I’ve been gushing about this book all over social media because …
IT WAS SO GOOD.
First, the summary, from Goodreads:
Ketterdam: a bustling hub of international trade where anything can be had for the right price—and no one knows that better than criminal prodigy Kaz Brekker. Kaz is offered a chance at a deadly heist that could make him rich beyond his wildest dreams. But he can’t pull it off alone…
A convict with a thirst for revenge.
A sharpshooter who can’t walk away from a wager.
A runaway with a privileged past.
A spy known as the Wraith.
A Heartrender using her magic to survive the slums.
A thief with a gift for unlikely escapes.
Kaz’s crew are the only ones who might stand between the world and destruction—if they don’t kill each other first.
So this is my second foray into the “Grishaverse”, the first being Leigh Bardugo’s YA fantasy trilogy that began with Shadow and Bone. I liked those books very much; but they were all 4-star reads for me for various reasons. So I waited a bit before picking up this one.
Do you have to read the Shadow and Bone trilogy before Six of Crows? Not necessarily, but the events in this novel do take place after the events in the trilogy, and there are some references to the main and minor characters that could be slightly spoilery if you go back and read that after this. Also, the fantasy elements in this universe are explained at more length in the trilogy, and they can be a bit confusing at first.
Also, it’s good to save the best for last.
The Great Things About This Book:
1. The setting Bardugo did a tremendous amount of research to write these books–and it shows. It’s fantasy, but a fantasy world based on imperial Russia, complete with smugglers and pistols and pleasure dens and armies and thieves and whatever else you could hope for. Everything, from the streets of Ketterdam to the way the ships are described to the Fjerdan wilderness, was described so well, it made the rest of the world disappear when you were reading. So well done.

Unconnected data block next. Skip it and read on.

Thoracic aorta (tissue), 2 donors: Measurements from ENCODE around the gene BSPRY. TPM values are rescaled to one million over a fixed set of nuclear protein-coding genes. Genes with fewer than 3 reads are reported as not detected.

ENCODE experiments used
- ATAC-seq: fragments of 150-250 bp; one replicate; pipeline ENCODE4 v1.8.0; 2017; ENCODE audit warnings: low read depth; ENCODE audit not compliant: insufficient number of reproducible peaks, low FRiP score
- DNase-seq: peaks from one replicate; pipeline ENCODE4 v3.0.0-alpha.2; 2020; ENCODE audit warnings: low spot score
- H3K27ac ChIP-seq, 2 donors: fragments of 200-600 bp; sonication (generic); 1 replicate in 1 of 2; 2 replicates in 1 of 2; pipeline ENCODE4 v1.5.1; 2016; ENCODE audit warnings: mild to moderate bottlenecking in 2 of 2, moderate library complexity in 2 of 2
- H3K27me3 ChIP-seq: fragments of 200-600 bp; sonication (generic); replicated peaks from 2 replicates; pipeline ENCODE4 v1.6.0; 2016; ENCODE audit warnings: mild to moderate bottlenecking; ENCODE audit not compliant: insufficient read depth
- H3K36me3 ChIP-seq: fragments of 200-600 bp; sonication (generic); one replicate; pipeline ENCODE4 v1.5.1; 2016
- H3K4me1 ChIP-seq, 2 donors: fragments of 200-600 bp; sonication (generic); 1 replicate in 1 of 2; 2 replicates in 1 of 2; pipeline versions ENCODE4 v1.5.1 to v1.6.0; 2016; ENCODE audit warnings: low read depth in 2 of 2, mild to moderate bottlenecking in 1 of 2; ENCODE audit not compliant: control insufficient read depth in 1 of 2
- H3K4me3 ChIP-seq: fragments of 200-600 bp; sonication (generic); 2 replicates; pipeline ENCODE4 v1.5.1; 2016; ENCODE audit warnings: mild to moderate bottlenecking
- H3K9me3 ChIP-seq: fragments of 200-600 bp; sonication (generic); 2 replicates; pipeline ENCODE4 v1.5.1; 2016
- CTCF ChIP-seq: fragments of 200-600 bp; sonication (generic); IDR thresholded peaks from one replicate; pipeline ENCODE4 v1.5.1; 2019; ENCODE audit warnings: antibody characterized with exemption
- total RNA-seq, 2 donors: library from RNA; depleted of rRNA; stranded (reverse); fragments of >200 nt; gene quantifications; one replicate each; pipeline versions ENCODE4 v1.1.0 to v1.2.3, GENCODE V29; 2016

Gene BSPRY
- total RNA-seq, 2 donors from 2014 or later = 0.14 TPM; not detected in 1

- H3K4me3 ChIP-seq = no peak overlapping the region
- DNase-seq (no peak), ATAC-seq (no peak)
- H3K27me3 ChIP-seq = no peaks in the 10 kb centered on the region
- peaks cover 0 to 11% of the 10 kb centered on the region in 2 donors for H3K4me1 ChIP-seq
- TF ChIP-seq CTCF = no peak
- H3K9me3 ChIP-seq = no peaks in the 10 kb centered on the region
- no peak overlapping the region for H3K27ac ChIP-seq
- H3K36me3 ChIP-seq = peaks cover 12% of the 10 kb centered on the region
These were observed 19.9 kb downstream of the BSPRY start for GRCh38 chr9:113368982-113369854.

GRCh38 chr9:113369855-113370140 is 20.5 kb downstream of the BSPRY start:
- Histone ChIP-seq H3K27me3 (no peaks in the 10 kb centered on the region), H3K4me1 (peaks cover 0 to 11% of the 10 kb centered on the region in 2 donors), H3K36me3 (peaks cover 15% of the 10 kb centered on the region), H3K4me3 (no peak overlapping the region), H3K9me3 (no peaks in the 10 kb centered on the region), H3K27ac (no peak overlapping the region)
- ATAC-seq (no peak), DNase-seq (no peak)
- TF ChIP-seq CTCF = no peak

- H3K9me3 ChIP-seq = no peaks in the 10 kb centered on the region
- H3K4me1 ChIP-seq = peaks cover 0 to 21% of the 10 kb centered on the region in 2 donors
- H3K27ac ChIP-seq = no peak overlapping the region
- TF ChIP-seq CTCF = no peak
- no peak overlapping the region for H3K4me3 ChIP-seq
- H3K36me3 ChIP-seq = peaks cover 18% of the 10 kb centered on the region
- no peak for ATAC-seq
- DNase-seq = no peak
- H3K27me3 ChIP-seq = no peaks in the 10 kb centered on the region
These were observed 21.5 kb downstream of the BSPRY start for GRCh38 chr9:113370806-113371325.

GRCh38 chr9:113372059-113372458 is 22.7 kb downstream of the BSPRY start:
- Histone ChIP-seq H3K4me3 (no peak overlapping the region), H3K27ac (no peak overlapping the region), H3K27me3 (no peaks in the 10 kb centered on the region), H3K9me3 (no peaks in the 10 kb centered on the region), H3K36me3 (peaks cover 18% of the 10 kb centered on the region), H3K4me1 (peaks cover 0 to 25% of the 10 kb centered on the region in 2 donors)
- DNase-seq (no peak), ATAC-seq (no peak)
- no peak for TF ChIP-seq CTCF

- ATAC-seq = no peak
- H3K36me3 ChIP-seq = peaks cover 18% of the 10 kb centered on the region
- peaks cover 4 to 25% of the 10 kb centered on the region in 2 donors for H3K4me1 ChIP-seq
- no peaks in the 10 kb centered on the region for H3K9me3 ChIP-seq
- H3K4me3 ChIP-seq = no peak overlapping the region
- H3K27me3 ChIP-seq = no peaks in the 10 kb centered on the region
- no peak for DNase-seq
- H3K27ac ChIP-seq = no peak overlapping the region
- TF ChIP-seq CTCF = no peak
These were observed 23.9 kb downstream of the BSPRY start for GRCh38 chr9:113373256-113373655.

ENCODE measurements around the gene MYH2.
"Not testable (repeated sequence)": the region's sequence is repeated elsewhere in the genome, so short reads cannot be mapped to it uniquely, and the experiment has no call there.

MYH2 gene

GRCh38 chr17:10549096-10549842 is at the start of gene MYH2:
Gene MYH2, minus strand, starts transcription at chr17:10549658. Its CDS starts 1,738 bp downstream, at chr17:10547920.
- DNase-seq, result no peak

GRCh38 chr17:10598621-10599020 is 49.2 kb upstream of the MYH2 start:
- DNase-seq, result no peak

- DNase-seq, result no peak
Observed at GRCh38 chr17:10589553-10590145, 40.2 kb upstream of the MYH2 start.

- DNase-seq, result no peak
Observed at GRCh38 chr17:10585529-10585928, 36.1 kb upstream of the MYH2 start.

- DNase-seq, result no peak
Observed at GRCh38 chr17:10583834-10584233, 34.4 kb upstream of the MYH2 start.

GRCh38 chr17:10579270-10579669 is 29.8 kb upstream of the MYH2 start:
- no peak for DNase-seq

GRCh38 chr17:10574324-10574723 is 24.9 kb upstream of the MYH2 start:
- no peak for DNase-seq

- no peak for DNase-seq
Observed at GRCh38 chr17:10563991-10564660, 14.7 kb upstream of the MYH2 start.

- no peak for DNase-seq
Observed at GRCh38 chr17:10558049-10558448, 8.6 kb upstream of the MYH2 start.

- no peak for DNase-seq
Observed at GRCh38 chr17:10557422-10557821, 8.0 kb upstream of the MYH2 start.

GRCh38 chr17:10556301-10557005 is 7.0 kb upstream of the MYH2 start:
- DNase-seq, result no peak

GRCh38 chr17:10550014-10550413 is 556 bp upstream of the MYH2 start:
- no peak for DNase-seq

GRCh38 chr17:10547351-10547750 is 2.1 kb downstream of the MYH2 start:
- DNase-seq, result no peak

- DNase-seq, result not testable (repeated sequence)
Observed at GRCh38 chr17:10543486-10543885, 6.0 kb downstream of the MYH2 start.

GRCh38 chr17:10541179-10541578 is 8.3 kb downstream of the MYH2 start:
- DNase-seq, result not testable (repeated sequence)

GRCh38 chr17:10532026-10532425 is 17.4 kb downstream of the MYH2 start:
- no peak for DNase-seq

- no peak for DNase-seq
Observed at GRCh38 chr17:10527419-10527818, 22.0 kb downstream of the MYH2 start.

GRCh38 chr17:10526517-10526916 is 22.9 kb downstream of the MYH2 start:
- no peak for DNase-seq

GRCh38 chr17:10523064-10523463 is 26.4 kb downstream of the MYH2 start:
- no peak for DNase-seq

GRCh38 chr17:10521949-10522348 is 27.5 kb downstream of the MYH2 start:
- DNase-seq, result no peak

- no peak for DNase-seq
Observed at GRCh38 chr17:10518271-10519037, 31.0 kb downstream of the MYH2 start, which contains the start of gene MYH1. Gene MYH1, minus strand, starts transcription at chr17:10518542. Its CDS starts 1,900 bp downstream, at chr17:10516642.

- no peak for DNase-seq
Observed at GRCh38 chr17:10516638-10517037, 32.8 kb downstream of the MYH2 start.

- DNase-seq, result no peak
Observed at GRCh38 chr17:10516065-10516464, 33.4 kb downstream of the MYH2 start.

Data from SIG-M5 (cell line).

2. The characters I love ensemble casts (see my love of Lost, Mad Men, Firefly) and they’re not done enough in books. Each chapter is told from the point of view of a different character, and each character was so compelling in their own way that it never felt like a disappointment when I turned the page. Also, each character was so well-drawn. It’s easy to rest on cliché when trying to characterize six people at once, but Bardugo doesn’t do that. They’re all individuals with incredible stories, each in their own right.
3. The action Confession: I’m not a huge action fan. I prefer well-drawn characters and scintillating dialogue and subtlety to drawn-out action scenes. So for me to say that I loved the actions scenes in this novel means that they were really, really good (and didn’t bog down the story.)
4. The flashbacks As I writer, I know how hard it is to do flashback well, which is why so many beginner writers are advised to leave them out altogether. But Bardugo is not a beginner writer. Each character had a such compelling origin-like story that the flashbacks only served to heighten the tension and deepen them as characters. They were just so well done.
5. The diversity I 100% agree that #WeNeedDiverse books, and often worry that I don’t have enough diversity in my own writing, given that my stories are all based on personal experience (I belong to no marginalized group of people, except “female”). But Bardugo manages to include characters of several races (it’s fantasy, so from made-up countries, but the analogues are pretty clear), one (or possibly two) characters who are not straight, and one who is physically disabled in her story. It’s so inspirational, and definitely an example I will be following.
6. The subtlety. Romance was not the focus of this book, but I do so enjoy sexual tension, and this story had it in spades, among a few different characters. It was really subtly done, though, which is also difficult to do. I won’t get spoilery but there is a scene towards the end that just melts me.
The less great:
Not enough to even make a list. I guess the ending of this book was somewhat predictable. And there were scenes that got bogged down a teeny bit in technical detail. But overall, this was an awesome read, and I cannot wait for the sequel to come out at the end of this month. 9/10 stars.
Have you read Six of Crows? Will you? Let me know!
Image found here